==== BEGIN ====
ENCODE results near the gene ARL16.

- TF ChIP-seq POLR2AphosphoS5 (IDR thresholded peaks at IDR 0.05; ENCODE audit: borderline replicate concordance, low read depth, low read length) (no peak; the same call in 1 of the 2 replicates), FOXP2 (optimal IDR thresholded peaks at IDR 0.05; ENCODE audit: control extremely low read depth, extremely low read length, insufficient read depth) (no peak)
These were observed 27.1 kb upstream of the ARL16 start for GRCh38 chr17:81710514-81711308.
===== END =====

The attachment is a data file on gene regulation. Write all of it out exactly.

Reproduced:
ENCODE results near the gene ARL16.

- TF ChIP-seq POLR2AphosphoS5 (IDR thresholded peaks at IDR 0.05; ENCODE audit: borderline replicate concordance, low read depth, low read length) (no peak; the same call in 1 of the 2 replicates), FOXP2 (optimal IDR thresholded peaks at IDR 0.05; ENCODE audit: control extremely low read depth, extremely low read length, insufficient read depth) (no peak)
These were observed 27.1 kb upstream of the ARL16 start for GRCh38 chr17:81710514-81711308.